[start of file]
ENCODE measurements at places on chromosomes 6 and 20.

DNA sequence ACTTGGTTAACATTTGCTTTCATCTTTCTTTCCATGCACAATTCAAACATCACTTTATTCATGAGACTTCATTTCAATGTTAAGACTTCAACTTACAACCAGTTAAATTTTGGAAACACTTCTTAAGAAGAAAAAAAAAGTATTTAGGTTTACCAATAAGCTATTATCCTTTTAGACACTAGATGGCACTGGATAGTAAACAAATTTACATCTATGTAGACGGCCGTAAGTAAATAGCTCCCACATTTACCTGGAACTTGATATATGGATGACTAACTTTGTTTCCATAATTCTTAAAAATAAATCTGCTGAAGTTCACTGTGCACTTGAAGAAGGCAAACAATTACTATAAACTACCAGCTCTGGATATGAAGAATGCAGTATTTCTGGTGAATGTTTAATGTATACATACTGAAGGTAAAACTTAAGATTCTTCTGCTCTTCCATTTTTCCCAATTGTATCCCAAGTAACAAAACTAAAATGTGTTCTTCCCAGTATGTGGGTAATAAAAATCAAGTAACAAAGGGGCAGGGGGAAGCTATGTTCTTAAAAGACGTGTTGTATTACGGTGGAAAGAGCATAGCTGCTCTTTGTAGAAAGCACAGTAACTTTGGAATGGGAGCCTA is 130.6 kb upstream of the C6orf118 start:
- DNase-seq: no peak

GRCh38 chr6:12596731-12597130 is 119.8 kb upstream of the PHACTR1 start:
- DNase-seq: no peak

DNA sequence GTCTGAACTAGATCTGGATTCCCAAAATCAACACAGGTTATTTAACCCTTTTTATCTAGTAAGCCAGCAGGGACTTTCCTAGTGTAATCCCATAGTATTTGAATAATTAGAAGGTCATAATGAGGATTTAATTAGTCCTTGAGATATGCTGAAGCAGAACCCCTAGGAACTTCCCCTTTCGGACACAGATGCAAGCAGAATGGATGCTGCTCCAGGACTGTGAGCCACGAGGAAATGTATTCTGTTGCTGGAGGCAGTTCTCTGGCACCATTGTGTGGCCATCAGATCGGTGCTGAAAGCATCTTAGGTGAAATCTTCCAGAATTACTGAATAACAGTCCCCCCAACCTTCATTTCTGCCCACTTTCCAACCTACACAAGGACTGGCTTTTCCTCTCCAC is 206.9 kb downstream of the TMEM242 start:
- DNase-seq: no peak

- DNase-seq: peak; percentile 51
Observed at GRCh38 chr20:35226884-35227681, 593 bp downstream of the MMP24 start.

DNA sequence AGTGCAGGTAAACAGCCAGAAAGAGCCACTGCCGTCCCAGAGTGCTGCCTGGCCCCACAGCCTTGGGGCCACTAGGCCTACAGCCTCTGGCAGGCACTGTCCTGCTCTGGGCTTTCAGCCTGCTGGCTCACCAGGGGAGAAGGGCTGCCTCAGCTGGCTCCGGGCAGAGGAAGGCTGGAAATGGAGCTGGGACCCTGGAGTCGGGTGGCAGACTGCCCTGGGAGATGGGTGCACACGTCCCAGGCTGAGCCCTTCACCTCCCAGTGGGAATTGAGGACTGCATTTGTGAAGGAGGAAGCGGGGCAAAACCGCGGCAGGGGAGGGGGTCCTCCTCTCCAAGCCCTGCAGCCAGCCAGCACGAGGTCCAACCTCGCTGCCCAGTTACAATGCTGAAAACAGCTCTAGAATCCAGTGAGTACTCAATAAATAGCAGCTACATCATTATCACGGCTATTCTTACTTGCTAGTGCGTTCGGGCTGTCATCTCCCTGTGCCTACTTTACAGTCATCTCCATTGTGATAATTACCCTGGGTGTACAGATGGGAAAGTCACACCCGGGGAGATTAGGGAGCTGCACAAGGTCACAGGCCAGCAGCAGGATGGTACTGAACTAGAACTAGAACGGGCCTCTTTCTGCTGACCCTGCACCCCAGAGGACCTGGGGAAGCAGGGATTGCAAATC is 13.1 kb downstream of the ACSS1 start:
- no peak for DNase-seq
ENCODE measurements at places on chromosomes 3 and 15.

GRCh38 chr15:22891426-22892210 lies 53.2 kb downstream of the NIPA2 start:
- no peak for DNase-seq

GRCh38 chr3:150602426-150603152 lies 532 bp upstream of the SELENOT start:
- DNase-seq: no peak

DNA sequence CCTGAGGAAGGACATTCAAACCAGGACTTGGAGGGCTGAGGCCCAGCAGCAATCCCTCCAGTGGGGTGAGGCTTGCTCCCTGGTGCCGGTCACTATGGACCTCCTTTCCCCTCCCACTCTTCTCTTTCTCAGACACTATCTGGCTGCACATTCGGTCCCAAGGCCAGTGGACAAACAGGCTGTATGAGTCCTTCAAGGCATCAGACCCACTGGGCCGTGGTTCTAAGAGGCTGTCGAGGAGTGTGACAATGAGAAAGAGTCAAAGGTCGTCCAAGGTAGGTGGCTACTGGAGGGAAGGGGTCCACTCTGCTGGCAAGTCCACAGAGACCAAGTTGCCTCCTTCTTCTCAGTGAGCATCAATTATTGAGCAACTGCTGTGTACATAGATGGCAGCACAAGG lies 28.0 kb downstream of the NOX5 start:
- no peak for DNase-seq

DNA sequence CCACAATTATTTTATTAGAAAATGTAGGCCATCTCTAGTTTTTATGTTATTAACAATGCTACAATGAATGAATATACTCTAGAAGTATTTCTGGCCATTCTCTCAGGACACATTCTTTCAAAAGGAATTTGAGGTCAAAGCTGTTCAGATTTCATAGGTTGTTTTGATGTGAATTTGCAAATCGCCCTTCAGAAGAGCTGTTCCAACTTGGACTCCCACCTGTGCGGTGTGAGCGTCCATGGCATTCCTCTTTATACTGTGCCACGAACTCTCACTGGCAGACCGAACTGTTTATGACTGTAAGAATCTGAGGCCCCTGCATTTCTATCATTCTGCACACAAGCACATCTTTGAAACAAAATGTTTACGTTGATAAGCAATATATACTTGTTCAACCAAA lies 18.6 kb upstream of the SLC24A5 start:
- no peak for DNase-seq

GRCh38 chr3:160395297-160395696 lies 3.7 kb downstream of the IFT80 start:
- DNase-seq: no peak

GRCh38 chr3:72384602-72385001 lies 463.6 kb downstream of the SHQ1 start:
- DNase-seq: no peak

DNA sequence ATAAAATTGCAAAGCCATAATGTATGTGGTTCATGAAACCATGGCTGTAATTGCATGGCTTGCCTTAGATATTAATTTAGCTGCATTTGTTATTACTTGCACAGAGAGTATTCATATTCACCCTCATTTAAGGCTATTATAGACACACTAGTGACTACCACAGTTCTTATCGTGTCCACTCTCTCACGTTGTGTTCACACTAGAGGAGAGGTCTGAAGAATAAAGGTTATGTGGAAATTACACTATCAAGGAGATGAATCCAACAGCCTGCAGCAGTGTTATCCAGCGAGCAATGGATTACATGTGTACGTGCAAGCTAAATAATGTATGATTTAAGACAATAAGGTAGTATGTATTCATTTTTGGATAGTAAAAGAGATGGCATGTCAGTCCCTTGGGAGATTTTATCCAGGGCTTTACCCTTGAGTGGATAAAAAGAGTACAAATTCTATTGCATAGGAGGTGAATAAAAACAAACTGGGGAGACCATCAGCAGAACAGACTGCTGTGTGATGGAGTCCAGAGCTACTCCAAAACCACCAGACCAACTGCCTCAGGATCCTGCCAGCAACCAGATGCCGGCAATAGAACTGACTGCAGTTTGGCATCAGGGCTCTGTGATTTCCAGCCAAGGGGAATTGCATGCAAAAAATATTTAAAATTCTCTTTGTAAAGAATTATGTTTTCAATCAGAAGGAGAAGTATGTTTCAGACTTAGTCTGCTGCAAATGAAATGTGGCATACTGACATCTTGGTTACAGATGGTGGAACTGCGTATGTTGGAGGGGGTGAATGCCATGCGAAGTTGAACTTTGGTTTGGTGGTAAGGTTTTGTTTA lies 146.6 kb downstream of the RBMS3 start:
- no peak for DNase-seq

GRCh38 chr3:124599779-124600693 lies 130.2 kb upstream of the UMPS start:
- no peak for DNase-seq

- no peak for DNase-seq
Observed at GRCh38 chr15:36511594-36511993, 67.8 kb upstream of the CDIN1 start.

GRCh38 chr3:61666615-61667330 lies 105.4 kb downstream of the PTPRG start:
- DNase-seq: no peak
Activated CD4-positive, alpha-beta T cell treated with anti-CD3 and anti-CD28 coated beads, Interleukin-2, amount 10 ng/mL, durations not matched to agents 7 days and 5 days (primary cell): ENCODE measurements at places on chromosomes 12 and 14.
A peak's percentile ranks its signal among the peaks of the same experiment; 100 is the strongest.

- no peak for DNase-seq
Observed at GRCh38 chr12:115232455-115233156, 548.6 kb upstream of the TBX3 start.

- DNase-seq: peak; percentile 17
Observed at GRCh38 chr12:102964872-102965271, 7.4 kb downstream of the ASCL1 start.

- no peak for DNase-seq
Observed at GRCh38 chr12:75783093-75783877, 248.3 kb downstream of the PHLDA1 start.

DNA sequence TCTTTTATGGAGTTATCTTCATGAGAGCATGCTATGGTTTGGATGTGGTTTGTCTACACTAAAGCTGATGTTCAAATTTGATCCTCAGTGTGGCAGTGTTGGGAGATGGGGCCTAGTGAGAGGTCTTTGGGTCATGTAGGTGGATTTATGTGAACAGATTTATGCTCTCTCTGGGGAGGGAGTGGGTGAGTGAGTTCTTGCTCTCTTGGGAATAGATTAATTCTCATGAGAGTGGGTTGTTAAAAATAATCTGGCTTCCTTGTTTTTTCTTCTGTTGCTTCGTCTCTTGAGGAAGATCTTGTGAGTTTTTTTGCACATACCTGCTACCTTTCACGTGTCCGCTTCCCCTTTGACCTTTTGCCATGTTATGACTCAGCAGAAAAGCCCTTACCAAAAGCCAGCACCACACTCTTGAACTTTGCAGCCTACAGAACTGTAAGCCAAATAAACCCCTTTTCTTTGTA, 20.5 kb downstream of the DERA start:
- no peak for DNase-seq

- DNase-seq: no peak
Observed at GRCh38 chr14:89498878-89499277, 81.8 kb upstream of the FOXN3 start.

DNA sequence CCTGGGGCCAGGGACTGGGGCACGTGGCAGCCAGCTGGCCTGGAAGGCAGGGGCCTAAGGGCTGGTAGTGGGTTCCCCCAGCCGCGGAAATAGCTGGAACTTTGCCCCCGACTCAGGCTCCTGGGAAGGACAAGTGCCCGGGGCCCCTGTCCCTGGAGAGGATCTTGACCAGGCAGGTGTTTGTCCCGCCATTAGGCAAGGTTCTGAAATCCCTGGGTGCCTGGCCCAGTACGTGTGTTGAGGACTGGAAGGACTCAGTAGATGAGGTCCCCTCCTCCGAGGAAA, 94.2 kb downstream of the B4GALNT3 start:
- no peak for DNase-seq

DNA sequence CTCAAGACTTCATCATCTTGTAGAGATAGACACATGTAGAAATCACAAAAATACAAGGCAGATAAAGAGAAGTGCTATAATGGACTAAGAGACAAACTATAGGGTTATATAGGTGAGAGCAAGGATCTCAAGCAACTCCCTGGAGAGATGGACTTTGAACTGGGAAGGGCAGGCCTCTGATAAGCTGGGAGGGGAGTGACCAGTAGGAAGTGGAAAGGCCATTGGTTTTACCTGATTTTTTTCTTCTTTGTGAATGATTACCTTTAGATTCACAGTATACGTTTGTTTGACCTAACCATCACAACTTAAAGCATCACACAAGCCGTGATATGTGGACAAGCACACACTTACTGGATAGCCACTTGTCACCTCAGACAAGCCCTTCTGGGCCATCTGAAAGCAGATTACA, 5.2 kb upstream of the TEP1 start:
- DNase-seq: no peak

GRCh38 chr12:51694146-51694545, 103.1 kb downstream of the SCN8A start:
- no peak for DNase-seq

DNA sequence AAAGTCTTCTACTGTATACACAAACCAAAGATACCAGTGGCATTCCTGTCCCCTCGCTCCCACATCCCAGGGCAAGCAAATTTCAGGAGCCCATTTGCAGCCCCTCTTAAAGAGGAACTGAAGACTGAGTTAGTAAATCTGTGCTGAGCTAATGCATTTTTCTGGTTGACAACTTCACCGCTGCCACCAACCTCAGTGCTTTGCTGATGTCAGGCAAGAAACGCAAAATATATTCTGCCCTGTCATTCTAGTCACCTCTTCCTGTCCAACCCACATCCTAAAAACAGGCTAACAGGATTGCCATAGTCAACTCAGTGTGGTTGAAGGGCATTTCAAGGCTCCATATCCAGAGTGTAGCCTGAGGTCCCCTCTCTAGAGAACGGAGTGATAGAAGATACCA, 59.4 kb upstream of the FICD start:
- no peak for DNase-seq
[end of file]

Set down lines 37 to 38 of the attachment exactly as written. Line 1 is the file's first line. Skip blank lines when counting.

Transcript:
- DNase-seq: peak; percentile 17
Observed at GRCh38 chr12:102964872-102965271, 7.4 kb downstream of the ASCL1 start.